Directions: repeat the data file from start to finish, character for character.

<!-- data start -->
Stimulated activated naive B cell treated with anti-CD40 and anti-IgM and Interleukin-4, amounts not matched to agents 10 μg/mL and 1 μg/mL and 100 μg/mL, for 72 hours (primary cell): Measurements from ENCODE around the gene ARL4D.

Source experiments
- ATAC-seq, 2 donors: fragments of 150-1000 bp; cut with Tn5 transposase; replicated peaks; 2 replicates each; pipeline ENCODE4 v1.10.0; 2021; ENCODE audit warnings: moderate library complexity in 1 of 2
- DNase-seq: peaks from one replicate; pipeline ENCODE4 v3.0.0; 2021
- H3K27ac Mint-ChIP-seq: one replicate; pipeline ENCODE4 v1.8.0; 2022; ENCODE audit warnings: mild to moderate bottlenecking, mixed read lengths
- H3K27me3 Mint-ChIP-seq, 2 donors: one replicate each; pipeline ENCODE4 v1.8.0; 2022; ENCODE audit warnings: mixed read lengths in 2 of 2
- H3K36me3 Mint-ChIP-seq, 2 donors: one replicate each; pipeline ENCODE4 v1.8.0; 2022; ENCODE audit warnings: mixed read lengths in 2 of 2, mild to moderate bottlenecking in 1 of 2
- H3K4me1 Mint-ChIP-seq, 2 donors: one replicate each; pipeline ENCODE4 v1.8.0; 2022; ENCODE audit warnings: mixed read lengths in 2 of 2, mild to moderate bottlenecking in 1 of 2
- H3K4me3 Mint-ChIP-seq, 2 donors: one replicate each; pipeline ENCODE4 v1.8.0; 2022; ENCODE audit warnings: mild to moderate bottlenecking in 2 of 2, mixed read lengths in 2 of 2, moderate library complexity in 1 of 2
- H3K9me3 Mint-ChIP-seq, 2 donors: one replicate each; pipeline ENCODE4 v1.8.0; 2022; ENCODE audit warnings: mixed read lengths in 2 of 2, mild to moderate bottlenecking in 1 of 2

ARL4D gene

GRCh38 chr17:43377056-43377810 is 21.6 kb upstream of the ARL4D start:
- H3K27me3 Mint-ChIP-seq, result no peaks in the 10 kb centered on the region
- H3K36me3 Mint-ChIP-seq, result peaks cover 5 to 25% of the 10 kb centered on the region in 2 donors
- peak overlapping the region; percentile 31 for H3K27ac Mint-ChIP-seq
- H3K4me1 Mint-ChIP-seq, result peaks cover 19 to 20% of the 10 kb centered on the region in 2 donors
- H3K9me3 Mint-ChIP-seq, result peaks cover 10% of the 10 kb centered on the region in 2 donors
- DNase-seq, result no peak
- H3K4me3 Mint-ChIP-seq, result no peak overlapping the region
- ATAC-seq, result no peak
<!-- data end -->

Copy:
Stimulated activated naive B cell treated with anti-CD40 and anti-IgM and Interleukin-4, amounts not matched to agents 10 μg/mL and 1 μg/mL and 100 μg/mL, for 72 hours (primary cell): Measurements from ENCODE around the gene ARL4D.

Source experiments
- ATAC-seq, 2 donors: fragments of 150-1000 bp; cut with Tn5 transposase; replicated peaks; 2 replicates each; pipeline ENCODE4 v1.10.0; 2021; ENCODE audit warnings: moderate library complexity in 1 of 2
- DNase-seq: peaks from one replicate; pipeline ENCODE4 v3.0.0; 2021
- H3K27ac Mint-ChIP-seq: one replicate; pipeline ENCODE4 v1.8.0; 2022; ENCODE audit warnings: mild to moderate bottlenecking, mixed read lengths
- H3K27me3 Mint-ChIP-seq, 2 donors: one replicate each; pipeline ENCODE4 v1.8.0; 2022; ENCODE audit warnings: mixed read lengths in 2 of 2
- H3K36me3 Mint-ChIP-seq, 2 donors: one replicate each; pipeline ENCODE4 v1.8.0; 2022; ENCODE audit warnings: mixed read lengths in 2 of 2, mild to moderate bottlenecking in 1 of 2
- H3K4me1 Mint-ChIP-seq, 2 donors: one replicate each; pipeline ENCODE4 v1.8.0; 2022; ENCODE audit warnings: mixed read lengths in 2 of 2, mild to moderate bottlenecking in 1 of 2
- H3K4me3 Mint-ChIP-seq, 2 donors: one replicate each; pipeline ENCODE4 v1.8.0; 2022; ENCODE audit warnings: mild to moderate bottlenecking in 2 of 2, mixed read lengths in 2 of 2, moderate library complexity in 1 of 2
- H3K9me3 Mint-ChIP-seq, 2 donors: one replicate each; pipeline ENCODE4 v1.8.0; 2022; ENCODE audit warnings: mixed read lengths in 2 of 2, mild to moderate bottlenecking in 1 of 2

ARL4D gene

GRCh38 chr17:43377056-43377810 is 21.6 kb upstream of the ARL4D start:
- H3K27me3 Mint-ChIP-seq, result no peaks in the 10 kb centered on the region
- H3K36me3 Mint-ChIP-seq, result peaks cover 5 to 25% of the 10 kb centered on the region in 2 donors
- peak overlapping the region; percentile 31 for H3K27ac Mint-ChIP-seq
- H3K4me1 Mint-ChIP-seq, result peaks cover 19 to 20% of the 10 kb centered on the region in 2 donors
- H3K9me3 Mint-ChIP-seq, result peaks cover 10% of the 10 kb centered on the region in 2 donors
- DNase-seq, result no peak
- H3K4me3 Mint-ChIP-seq, result no peak overlapping the region
- ATAC-seq, result no peak